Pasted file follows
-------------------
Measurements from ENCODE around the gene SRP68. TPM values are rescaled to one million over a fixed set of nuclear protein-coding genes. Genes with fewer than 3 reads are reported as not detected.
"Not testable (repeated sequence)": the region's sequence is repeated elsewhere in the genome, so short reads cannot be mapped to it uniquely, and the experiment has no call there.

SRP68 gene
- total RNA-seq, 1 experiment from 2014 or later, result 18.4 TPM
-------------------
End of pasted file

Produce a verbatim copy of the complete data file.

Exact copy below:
Measurements from ENCODE around the gene SRP68. TPM values are rescaled to one million over a fixed set of nuclear protein-coding genes. Genes with fewer than 3 reads are reported as not detected.
"Not testable (repeated sequence)": the region's sequence is repeated elsewhere in the genome, so short reads cannot be mapped to it uniquely, and the experiment has no call there.

SRP68 gene
- total RNA-seq, 1 experiment from 2014 or later, result 18.4 TPM